A Little History Of Science: Tabling the Elements
Every time we mix ingredients to bake something, we are using chemical reactions. The fizzing as we descale our kettles is chemistry at work for us. The plastic water bottles we carry, the coloured clothes we wear, are possible because of chemical knowledge gained over hundreds of years.
Chemistry became modern in the nineteenth century. Let’s recap a little. At the beginning of the century, chemists embraced Dalton’s original idea of the atom, as you read in Chapter 21. Then they made great strides in creating a special language that they would all understand, whatever country they came from. They had the system of symbols for elements, such as H2 for two atoms of hydrogen. Everyone agreed that the atom was the smallest unit of matter. They used the word element for a substance made of only one kind of atom (carbon, for example). A compound was two or more elements bonded together chemically. You could break down compounds into elements (ammonium could be broken down into nitrogen and hydrogen), but once you got to the individual elements, you couldn’t break things down any further.
Although atoms were clearly not the hard tiny balls that Dalton had suggested, it was extremely difficult to say exactly what they were. Instead, chemists began to discover a lot about how they acted when placed with other atoms or compounds. Some elements were simply not interested in reacting with others, no matter what you did. Some would react so violently together that you had to guard against an explosion. Sometimes, however, you could get a reaction if you helped to get it started. Oxygen and hydrogen could be placed together in a flask and nothing happened. If you put a spark to it, you had to watch out! Despite the dramatic explosion, the reaction produced nothing more unusual than water. At the other extreme, if magnesium and carbon were put together in a flask with no air, you could heat them forever and nothing would happen. Let in a bit of air, and you would be greeted with bright light and an awful lot of heat.
Chemists were aware of these various chemical reactions. They also became curious about what caused them and the patterns revealed in the laboratory. They set about their experiments in two main ways: synthesis and analysis. Synthesis is putting elements together: you start with single elements or simple compounds, and when these react with each other, you look at the results – at what has been made. Analysis is the reverse: you start with the more complex compound, do something to break it down, and, by looking at the end products, try to understand the compound that you started with. These methods began to give chemists a good idea of what many fairly simple compounds consisted of. It was then easier to create more complicated compounds, by adding new bits to substances they had a fair idea about.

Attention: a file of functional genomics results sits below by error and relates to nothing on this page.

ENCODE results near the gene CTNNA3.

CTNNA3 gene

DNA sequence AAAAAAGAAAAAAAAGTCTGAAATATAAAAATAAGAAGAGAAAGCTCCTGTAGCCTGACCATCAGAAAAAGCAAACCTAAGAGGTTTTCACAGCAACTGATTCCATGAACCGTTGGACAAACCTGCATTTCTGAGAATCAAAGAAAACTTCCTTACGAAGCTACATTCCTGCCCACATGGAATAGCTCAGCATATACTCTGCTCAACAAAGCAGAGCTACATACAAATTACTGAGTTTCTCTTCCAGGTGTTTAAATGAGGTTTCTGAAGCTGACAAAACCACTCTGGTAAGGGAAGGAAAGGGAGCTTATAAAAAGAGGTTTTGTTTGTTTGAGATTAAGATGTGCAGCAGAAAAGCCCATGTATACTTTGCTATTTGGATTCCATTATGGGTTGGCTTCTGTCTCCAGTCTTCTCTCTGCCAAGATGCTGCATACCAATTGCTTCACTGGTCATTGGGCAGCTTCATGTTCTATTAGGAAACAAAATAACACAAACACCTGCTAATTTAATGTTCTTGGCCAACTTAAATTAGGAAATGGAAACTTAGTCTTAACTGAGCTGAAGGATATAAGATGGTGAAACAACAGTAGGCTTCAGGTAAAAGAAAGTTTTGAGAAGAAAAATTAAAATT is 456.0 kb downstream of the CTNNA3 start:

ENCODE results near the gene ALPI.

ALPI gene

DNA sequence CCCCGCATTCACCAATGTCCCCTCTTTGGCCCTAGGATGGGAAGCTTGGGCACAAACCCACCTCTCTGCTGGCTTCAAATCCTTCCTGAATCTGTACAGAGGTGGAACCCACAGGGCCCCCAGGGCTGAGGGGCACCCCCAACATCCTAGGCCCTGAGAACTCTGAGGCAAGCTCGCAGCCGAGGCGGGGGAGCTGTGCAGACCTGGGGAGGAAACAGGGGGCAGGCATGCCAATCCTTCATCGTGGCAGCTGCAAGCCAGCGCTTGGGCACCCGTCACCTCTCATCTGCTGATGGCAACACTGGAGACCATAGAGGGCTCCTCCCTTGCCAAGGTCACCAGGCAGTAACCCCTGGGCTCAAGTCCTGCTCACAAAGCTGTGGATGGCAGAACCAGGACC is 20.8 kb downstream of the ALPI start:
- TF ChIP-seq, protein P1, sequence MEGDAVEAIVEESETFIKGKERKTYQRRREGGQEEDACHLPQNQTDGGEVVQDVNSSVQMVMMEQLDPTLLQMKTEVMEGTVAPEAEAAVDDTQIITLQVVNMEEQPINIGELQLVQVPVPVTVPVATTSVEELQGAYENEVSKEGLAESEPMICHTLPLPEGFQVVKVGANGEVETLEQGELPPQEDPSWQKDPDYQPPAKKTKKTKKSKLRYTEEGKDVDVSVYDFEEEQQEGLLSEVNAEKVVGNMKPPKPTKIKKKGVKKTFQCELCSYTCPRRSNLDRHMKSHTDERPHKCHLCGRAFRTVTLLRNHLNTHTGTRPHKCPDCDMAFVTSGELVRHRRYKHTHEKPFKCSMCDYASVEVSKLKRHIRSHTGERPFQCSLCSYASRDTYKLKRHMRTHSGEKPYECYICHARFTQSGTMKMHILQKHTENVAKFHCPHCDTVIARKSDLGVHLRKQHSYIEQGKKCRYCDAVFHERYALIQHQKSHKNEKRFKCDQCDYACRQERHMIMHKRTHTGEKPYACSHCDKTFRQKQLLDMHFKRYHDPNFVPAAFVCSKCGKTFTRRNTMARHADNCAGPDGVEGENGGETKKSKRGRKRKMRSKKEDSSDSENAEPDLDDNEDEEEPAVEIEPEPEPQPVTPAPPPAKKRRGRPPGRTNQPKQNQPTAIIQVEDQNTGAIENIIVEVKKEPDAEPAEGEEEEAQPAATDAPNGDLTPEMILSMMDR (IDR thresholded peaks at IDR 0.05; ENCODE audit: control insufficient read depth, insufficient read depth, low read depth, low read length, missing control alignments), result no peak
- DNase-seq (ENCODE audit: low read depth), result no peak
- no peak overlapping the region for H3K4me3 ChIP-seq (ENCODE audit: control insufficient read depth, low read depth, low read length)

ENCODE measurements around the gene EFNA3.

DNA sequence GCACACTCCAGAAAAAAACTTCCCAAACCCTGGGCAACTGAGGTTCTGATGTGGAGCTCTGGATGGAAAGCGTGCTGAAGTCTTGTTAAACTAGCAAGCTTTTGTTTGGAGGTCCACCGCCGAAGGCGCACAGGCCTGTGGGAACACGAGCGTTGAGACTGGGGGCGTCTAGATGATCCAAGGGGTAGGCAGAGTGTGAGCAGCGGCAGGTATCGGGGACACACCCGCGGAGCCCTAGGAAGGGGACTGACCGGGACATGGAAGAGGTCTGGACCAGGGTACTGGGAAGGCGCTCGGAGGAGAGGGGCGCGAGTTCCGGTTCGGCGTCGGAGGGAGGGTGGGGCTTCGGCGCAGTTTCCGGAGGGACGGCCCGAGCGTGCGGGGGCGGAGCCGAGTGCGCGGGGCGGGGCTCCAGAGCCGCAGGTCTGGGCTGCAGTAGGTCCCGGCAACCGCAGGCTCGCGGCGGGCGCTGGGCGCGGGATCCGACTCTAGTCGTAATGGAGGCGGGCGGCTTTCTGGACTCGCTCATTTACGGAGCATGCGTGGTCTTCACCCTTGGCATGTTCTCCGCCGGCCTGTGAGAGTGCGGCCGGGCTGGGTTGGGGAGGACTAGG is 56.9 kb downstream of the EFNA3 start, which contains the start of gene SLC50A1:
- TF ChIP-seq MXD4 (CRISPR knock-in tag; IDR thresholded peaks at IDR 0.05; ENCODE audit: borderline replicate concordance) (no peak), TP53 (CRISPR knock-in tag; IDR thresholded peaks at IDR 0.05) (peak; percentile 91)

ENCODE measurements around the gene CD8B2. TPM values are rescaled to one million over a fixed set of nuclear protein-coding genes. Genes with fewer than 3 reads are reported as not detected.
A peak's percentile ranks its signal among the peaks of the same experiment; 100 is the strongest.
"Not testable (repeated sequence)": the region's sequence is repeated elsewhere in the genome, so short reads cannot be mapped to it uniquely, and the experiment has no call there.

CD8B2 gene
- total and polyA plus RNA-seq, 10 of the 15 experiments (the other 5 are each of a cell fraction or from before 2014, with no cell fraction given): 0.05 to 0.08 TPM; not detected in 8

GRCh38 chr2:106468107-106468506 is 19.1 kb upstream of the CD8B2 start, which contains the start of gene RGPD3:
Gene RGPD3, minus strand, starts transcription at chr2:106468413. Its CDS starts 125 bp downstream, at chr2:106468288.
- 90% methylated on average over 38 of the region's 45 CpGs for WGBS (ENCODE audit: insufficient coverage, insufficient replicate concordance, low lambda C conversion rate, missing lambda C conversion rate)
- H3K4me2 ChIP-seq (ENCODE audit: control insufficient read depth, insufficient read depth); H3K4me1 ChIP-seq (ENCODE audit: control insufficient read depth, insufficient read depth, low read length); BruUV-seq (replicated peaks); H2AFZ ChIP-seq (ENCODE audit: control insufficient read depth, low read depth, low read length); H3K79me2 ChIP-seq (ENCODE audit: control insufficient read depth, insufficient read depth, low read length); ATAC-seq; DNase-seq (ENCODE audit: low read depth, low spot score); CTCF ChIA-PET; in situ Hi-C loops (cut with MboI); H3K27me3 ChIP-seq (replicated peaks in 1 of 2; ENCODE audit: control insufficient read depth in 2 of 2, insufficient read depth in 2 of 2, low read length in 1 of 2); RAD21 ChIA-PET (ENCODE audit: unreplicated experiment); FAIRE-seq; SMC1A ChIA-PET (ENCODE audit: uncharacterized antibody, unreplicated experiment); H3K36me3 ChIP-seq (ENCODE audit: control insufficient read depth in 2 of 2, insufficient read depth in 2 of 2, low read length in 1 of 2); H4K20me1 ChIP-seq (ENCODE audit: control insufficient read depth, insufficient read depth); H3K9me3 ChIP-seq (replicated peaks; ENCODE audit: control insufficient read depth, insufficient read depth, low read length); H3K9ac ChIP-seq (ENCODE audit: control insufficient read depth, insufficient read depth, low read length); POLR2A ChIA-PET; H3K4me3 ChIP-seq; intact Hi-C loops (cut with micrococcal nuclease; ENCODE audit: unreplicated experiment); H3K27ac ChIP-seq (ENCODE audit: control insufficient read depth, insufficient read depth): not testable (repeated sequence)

From all these experiments, two things became particularly clear. First, as we have seen, the elements themselves each seemed to have either positive or negative tendencies. As the old saying goes, opposites attract. For example, sodium, a naturally positive element, combined easily with chlorine, a negative one, to make sodium chloride (which is just the table salt we sprinkle over food). The positive and negative cancel each other out, so salt is neutral.
All stable compounds (those that won’t change unless something is done to them) are neutral even though they are made up of elements that were not necessarily so. Combining sodium and chlorine is an example of synthesis. You can do chemical analysis of the salt you’ve made. Dissolve the salt in water, put the solution in an electric field with its positive and negative poles, and it will split up. Sodium migrates to the negative pole, chlorine dances to the positive one. Hundreds of similar experiments convinced the chemists that the atoms of such elements do indeed have these positive and negative characteristics. And these characteristics play an essential role in determining what happens when elements react with each other.
Second, some groups of atoms may stick together during experiments, and these collective atoms can act like a single unit. These units were called ‘radicals’ and they too are positive or negative.
They were especially important in ‘organic’ chemistry, where chemists were coming to understand a whole series of related compounds (all of which contained carbon), such as ethers, alcohols or benzenes. Benzenes were a fascinating group, each with a ring-like structure. Many chemists were eager to try to classify these organic groups, to understand what they were made of and how they reacted – not least because a lot of the substances were becoming valuable to industry. Increasingly, such industrial chemicals were made not in small laboratories, but in factories. The demand was growing for fertilisers, paints, medicines, dyes and, especially from the 1850s, oil products. The modern chemical industry had begun, and chemistry became a career, not just an indulgence for the curious or the rich.